The Dive in Housing Construction Continues

By at 20 January, 2023, 9:42 am

by Raymond J. Keating –

The latest data from the U.S. Census Bureau showed that the recent dive in residential construction measures that started in May 2022 continued in December.

Specifically, residential housing starts registered a seasonally adjusted annual 1,382,000 in December 2022, which was down by 1.6 percent compared to November, and had declined by 21.8 percent versus December 2021.

Source: Federal Reserve Bank of St. Louis, FRED

Meanwhile, residential building permits – an indicator of future starts – came in at 1,330,000 in December 2022. That was down by 1.6 percent versus November, and off by 29.9 percent versus a year earlier.

It seems that the best one can detect on the housing front right now is that the National Association of Home Builders noted that the negative take among builders released on January 18 might have been a low: “A modest drop in interest rates helped to end a string of 12 straight monthly declines in builder confidence levels, although sentiment remains in bearish territory as builders continue to grapple with elevated construction costs, building material supply chain disruptions and challenging affordability conditions.”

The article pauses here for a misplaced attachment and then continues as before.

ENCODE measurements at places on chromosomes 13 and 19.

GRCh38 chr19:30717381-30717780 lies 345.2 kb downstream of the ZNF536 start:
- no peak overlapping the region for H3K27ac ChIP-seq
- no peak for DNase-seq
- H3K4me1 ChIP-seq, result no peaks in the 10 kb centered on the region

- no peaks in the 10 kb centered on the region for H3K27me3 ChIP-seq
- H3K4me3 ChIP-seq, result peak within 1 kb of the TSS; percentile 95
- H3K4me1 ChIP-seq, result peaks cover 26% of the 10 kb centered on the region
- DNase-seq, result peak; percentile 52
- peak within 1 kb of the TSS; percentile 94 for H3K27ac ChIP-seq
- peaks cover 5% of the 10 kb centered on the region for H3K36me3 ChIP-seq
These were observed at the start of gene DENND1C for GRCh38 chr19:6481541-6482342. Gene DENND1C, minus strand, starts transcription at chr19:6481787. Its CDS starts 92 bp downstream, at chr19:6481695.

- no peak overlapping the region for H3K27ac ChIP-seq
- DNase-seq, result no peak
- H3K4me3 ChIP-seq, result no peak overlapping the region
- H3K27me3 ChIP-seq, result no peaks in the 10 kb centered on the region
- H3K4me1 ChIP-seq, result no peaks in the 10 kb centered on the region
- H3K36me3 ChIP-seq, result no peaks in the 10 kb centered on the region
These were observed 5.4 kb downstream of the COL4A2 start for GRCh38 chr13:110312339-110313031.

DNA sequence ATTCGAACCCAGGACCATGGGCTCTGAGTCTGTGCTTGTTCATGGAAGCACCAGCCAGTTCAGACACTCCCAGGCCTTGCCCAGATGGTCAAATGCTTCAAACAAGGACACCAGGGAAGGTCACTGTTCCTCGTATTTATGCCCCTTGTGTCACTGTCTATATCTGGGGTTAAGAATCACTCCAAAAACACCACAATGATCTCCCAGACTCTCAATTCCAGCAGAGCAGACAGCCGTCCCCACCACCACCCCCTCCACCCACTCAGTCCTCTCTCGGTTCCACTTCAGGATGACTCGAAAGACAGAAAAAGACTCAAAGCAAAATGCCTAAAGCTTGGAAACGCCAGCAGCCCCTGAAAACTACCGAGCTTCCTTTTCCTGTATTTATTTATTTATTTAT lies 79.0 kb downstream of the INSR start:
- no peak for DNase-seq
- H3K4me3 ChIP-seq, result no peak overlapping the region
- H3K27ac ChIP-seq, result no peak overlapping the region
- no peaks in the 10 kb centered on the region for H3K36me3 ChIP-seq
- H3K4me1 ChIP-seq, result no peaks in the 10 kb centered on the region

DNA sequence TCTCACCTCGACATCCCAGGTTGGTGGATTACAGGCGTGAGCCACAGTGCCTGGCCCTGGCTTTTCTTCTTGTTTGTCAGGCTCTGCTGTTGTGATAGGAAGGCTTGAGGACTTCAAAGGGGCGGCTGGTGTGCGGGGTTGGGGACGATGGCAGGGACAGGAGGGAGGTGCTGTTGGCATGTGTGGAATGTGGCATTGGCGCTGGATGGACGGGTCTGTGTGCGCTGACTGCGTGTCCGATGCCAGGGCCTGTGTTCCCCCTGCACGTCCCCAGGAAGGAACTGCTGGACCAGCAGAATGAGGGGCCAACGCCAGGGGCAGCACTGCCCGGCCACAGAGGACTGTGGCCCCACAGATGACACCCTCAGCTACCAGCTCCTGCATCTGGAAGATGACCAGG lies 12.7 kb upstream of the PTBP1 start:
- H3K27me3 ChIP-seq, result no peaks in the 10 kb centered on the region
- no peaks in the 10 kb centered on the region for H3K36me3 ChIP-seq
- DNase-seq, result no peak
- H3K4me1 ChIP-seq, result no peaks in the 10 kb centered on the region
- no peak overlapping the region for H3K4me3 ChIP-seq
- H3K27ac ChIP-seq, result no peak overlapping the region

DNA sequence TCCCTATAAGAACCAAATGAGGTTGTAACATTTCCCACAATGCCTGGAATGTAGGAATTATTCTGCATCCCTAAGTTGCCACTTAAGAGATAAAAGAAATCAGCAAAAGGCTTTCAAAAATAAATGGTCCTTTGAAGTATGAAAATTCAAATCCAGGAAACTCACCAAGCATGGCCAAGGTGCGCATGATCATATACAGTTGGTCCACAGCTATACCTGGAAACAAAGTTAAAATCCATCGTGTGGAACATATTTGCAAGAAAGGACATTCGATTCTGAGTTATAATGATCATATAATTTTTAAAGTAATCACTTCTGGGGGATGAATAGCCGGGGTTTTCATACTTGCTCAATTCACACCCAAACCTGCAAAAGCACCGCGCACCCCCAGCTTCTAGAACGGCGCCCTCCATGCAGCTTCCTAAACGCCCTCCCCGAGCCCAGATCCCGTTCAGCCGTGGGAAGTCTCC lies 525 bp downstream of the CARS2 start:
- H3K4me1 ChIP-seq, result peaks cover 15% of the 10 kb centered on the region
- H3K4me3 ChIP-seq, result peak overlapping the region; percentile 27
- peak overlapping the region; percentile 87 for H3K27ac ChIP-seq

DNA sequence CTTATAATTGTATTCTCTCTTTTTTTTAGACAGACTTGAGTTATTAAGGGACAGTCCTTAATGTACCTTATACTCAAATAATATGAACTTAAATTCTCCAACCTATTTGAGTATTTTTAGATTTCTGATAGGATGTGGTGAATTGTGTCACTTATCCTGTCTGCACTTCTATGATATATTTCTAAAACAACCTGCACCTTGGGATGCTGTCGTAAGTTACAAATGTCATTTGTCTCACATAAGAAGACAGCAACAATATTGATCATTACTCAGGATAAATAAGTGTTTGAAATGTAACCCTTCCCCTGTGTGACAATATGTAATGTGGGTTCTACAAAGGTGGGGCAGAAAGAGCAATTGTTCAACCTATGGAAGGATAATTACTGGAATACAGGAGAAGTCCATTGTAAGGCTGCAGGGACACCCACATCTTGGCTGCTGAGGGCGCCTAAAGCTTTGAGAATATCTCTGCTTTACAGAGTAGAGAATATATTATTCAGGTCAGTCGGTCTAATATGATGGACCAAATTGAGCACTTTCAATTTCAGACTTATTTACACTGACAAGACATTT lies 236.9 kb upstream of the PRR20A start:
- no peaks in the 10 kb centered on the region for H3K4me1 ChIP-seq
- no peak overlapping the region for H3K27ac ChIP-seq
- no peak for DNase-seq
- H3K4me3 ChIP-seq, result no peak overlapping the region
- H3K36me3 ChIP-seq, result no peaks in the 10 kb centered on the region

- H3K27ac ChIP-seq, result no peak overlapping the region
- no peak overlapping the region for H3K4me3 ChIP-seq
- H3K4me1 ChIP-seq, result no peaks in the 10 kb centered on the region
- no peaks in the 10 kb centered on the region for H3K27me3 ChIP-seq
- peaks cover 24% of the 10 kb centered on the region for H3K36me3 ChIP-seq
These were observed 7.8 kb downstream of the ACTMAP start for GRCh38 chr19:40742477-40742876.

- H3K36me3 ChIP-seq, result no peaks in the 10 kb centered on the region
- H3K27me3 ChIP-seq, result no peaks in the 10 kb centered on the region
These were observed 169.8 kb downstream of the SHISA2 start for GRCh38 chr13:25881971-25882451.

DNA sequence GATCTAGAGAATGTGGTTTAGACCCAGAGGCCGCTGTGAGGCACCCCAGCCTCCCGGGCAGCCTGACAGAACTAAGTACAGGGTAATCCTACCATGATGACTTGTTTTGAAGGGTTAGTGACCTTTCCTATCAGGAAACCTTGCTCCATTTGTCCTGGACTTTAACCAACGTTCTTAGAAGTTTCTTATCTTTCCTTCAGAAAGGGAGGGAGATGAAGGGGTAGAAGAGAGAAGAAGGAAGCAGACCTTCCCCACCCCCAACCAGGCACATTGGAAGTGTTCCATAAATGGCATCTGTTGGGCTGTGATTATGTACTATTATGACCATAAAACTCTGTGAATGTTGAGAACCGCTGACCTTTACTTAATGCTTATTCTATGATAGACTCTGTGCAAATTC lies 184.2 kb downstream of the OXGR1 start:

As is the case with most sectors of the U.S. economy, housing construction is mostly about small businesses, with 97.3 percent of employer firms in residential building construction having fewer than 20 employees.

In the end, the housing sector shows that the Federal Reserve’s efforts to undermine the economy via interest rate increases have been a “success” – as do retail sales and industrial production. As to whether or not the Fed’s efforts have made sense as tools to bring down inflation is, to be very generous, an open question.

Raymond J. Keating is chief economist for the Small Business & Entrepreneurship Council. His latest book is The Weekly Economist: 52 Quick Reads to Help You Think Like an Economist.


News and Media Releases